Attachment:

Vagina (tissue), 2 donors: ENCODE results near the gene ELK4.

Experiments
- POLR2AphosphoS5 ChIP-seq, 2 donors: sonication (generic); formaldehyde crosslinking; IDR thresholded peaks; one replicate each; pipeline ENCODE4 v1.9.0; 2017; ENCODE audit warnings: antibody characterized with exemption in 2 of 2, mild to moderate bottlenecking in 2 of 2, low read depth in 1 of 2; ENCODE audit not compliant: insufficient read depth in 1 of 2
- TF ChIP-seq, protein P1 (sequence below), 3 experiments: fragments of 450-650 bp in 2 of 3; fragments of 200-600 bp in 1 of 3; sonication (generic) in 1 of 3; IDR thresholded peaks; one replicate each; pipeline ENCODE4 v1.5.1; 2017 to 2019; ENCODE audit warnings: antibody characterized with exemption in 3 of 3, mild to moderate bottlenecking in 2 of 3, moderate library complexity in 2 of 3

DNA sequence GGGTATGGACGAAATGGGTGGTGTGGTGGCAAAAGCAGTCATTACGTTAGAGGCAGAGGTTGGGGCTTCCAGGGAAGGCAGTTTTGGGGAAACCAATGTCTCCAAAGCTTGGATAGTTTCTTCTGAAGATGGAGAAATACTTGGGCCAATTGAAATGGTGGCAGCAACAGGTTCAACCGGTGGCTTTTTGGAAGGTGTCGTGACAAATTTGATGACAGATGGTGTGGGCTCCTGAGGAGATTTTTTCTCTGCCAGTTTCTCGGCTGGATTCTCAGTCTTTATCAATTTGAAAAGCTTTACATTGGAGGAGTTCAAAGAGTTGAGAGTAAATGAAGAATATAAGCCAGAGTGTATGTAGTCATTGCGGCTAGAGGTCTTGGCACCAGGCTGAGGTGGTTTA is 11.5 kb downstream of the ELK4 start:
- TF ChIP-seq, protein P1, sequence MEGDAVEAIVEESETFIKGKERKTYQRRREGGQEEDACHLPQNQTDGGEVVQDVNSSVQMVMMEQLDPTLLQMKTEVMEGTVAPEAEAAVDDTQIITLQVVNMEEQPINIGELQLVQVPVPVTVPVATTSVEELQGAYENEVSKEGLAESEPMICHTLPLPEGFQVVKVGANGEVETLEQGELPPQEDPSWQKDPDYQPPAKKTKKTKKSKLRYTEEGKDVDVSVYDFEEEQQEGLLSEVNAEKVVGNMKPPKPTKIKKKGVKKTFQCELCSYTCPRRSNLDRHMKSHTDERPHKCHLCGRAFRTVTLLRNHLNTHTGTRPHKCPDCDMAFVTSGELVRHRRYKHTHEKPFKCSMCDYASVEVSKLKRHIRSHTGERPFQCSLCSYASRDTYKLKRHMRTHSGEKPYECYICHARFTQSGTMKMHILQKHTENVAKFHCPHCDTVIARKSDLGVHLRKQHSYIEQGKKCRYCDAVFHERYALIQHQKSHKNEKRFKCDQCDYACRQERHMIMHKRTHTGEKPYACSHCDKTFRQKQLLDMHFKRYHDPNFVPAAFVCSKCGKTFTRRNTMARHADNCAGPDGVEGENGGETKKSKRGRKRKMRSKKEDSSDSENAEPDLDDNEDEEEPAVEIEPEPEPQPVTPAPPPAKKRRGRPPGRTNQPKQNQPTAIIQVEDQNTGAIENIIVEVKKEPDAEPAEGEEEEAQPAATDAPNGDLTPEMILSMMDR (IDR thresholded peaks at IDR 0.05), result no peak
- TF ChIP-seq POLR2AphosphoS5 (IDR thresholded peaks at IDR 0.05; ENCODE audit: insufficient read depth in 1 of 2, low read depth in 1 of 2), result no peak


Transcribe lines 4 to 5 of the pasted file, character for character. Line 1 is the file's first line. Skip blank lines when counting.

- TF ChIP-seq, protein P1 (sequence below), 3 experiments: fragments of 450-650 bp in 2 of 3; fragments of 200-600 bp in 1 of 3; sonication (generic) in 1 of 3; IDR thresholded peaks; one replicate each; pipeline ENCODE4 v1.5.1; 2017 to 2019; ENCODE audit warnings: antibody characterized with exemption in 3 of 3, mild to moderate bottlenecking in 2 of 3, moderate library complexity in 2 of 3

DNA sequence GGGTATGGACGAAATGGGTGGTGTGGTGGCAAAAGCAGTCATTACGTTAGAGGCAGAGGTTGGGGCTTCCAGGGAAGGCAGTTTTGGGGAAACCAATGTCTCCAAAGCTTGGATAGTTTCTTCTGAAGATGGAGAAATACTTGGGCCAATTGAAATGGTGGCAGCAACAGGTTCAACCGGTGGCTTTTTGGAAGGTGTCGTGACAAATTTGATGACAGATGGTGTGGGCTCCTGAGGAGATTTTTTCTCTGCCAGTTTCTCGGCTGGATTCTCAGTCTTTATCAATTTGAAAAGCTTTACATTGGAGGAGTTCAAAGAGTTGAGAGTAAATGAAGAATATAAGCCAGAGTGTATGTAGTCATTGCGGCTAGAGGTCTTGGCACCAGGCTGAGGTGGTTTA is 11.5 kb downstream of the ELK4 start: